Oil prices are on the rise, giving new momentum to a number of energy sector stocks that have lagged in recent years. With oil prices hovering around levels not seen since late 2014, three of the largest oil-field-service providers Halliburton Co. (HAL), Schlumberger NV (SLB) and Baker Hughes, a GE Company (BHGE), all rounded out the first-quarter earnings season with optimistic results. As the shale boom continues and oil prices remain elevated, investors in these stocks should see their patience rewarded, according to the Wall Street Journal.
As the prices of oil benchmarks West Texas Intermediate (WTI) and Brent Crude are up 13% and 12% year to date, respectively, Halliburton is up 8% on the year, while Schlumberger is up 3% and Baker Hughes is up 14%. Meanwhile, the S&P 500 is basically flat for the year.
Despite Halliburton’s strong price performance, it is still trading at a discount to the S&P’s forward price to earnings ratio (P/E ratio) of 17.02, with a forward multiple of 15.52. However, both Schlumberger and Baker Hughes are now trading at forward multiples greater than the market benchmark, with forward P/E ratios of 21.85 and 22.77, respectively.
Halliburton’s total revenue jumped 34% to $5.74 billion from $4.28 billion for the first-quarter of this year, helping earn the company a profit of 41 cents per share, in line with analyst forecasts. Much of that jump in revenue came from its North American operations, which saw an increase of nearly 58%, compared to a 9% increase in its revenue from international operations.
Shale Boom Still Alive
The company noted that the increasing North American revenue should continue as customers are “actively redirecting spending” toward North America. Halliburton affirmed that shale deposits in the region should support “sustainable growth over time,” according to the Wall Street Journal.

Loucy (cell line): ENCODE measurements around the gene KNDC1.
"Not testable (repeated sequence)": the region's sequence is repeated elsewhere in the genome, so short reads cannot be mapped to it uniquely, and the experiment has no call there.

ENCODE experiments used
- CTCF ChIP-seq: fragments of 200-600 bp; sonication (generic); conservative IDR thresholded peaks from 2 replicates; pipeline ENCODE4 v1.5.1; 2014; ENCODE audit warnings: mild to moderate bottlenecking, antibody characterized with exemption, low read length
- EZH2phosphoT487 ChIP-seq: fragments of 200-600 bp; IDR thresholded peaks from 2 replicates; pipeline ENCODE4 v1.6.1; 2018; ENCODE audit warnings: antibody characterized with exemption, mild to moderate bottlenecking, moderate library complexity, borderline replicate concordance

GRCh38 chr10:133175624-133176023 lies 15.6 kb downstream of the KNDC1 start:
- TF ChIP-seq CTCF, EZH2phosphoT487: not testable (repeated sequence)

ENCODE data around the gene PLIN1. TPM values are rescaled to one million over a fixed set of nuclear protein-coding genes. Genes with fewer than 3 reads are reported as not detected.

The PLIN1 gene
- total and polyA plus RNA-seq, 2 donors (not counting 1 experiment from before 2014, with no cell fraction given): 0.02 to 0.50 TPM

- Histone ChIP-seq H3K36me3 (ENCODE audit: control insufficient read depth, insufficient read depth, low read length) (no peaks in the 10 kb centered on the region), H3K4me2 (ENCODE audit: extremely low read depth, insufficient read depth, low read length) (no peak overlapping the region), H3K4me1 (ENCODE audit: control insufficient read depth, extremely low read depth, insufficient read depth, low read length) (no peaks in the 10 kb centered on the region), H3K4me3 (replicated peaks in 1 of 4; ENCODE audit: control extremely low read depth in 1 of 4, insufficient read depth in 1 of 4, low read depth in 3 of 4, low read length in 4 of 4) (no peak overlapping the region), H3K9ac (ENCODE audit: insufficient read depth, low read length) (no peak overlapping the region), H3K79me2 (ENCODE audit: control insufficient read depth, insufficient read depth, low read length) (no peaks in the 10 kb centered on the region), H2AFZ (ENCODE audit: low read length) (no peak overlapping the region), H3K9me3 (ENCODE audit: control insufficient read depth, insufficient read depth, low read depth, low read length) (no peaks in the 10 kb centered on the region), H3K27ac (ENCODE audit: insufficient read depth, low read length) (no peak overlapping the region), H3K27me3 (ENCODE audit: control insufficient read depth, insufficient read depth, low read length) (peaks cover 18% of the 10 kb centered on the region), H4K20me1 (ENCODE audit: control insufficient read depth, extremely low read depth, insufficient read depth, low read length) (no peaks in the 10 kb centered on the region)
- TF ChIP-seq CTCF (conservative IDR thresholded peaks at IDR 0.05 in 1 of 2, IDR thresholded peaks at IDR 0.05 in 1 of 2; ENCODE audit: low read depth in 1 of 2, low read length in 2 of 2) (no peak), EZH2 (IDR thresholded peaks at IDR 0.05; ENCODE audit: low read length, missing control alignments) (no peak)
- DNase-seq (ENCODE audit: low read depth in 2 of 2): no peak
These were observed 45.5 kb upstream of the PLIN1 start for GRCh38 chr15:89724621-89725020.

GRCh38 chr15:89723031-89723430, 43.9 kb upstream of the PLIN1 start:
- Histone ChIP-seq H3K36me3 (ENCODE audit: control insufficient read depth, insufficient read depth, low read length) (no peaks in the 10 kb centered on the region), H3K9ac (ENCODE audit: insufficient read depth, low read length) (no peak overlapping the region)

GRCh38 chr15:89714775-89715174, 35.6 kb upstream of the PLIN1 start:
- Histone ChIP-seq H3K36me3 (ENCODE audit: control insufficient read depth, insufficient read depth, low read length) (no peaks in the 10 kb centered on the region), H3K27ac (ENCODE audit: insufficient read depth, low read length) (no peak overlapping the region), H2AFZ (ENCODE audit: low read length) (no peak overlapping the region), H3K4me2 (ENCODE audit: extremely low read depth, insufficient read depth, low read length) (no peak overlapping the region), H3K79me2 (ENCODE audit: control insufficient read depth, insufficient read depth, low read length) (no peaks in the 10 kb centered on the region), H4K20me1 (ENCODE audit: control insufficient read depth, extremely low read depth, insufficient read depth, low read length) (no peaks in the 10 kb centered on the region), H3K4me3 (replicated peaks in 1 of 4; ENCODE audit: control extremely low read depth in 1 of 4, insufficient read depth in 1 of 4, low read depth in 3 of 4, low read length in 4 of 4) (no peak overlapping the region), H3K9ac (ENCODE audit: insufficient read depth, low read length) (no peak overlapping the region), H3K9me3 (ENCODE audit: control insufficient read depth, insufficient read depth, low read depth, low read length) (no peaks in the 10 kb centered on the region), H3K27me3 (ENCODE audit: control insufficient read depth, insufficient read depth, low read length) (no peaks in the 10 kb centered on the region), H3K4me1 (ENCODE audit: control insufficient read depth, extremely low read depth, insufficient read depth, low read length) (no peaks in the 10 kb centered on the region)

Such comments suggest that the shale boom is still alive and well, which should benefit the other oil-service providers like Schlumberger and Baker Hughes as well. The main concerns at the moment, however, relate to supply-chain bottlenecks and a shortage of workers. While the bottlenecks are being sorted out, rising wage costs will eat into profit margins.
But, as long as oil prices remain high, and perhaps, keep rising, these companies should be able to deal with rising costs. With declining inventories of crude oil, gasoline, and other refined products, as well as continued strengthening of global growth and production restrictions from OPEC, it’s not hard to believe that those higher prices will be here to stay for awhile. And it’s not just the oil-field-service providers that will benefit, but exploration and refining companies as well. (To read more, see: 9 Energy Stocks Poised for Big Breakout As Oil Surges.)